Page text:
Pathology uncertainty

Liam Durkin

CONCERNS surrounding medical diagnostic provider Dorevitch Pathology’s plan to shift all blood, urine and other tests marked ‘not urgent’ to a Heidelberg laboratory, delaying patient turnaround time by up to two weeks, are yet to be addressed in detail by Central Gippsland Health.

CGH chief executive Frank Evans dismissed claims that test results would be delayed, saying a fortnight ago that is was “business as usual” at Sale Hospital when asked by the Gippsland Times.

With Dr Evans currently on leave, acting chief executive Paul Head had no further comment to add.

Following reports that Latrobe Regional Hospital patients could be facing delays on test results, it is believed Dorevitch has made a “phased approach” to the transportation of non-urgent samples to Heilderberg which began on March 23.

The proposal has been condemned by the Medical Scientists Association of Victoria, with the union saying Dorevitch has gone too far for the sake of business.

Association secretary Paul Elliott said the union had foreshadowed this for some time.

“Dorevitch have adopted a business model which they have been aggressively implementing for the last three to four years, which is trying to centralise patient testing by shifting patient samples down to Melbourne,” he said.

“The reason they do that is to get the volume of testing in a high capacity Melbourne laboratory.”

Mr Elliot said if samples were being transported to Melbourne regularly, there was the potential for samples supposed to be held in local hospitals misplaced in transit.

“There is no guarantee that if a test is marked ‘urgent’ [that it will stay at the local hospital],” he said.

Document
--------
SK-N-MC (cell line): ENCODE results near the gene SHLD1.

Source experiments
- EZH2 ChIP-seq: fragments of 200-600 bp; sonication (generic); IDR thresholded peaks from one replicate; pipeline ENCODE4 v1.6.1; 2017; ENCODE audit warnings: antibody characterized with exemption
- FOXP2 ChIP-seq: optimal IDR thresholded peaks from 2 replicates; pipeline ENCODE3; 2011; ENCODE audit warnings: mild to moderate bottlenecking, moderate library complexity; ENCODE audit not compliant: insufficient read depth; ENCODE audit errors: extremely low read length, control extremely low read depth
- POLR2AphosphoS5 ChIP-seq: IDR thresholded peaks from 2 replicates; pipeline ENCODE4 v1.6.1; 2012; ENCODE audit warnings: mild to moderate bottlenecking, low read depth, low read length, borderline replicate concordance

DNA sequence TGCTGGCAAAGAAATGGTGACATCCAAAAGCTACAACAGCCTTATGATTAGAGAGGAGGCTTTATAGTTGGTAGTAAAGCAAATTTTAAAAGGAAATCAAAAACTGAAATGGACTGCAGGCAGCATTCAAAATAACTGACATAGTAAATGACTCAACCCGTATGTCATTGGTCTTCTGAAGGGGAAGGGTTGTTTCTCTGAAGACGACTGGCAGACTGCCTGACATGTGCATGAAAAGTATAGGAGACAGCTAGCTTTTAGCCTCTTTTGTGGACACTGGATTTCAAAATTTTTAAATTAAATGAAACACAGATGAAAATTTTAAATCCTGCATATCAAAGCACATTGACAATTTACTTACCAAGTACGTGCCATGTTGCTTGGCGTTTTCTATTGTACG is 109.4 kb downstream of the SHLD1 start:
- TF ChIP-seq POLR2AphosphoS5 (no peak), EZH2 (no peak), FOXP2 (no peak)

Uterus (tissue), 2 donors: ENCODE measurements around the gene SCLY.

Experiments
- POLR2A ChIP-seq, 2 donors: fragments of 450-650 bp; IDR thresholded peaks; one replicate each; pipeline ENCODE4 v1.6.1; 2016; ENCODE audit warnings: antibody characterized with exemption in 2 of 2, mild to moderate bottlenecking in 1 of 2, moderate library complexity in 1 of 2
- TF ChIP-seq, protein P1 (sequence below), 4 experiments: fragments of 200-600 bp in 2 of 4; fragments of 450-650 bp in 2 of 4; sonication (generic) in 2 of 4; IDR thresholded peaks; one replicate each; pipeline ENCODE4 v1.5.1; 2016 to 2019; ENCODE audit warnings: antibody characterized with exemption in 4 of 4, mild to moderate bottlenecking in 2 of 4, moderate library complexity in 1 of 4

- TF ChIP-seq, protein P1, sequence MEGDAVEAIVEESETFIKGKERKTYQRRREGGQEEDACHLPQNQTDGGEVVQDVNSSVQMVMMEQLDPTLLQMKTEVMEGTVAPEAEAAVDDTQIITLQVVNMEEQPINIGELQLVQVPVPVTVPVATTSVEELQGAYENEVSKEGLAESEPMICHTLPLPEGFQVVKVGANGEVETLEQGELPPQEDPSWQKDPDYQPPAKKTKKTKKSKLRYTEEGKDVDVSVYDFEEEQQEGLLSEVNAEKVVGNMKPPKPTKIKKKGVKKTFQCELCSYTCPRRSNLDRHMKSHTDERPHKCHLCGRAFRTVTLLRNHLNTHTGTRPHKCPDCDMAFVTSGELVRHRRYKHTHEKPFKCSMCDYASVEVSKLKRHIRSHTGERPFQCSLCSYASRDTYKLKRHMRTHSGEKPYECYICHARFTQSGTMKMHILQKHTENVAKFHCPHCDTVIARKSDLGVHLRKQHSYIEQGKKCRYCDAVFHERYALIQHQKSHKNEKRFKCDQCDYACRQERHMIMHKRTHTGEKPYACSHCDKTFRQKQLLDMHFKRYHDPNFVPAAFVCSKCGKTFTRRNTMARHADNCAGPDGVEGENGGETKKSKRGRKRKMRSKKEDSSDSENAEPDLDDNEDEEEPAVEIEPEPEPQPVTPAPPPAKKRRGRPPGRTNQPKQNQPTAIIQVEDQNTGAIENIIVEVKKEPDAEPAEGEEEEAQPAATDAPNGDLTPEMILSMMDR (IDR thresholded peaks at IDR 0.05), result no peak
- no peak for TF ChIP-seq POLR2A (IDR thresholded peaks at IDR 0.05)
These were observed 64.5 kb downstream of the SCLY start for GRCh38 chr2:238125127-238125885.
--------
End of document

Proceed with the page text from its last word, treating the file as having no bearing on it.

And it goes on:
“We know that there are mix-ups, and despite the fact that a sample is marked ‘urgent’ it may still wind up being couriered to Melbourne.

“Or there are other times when the facility is understaffed that it gets shipped to Melbourne because they don’t have the capacity to hold it in the Latrobe Valley [or other places].”

With details surrounding Dorevitch’s proposed plan still sketchy, staff members have been left in the dark as to what future arrangements may look like.

A Sale Dorevitch staff member, who wished to remain anonymous, said they were unaware of any proposal when asked by the Gippsland Times recently.

Mr Elliot called on the state government to step in, to ensure potentially serious health and safety risks were avoided.

“Ultimately the long term solution is to take health care and health care standards out of the hands of . . . profit-making companies and return them to public sector,” he said.

The Gippsland Times asked Dorevitch to provide comment regarding the issue, but none was forthcoming.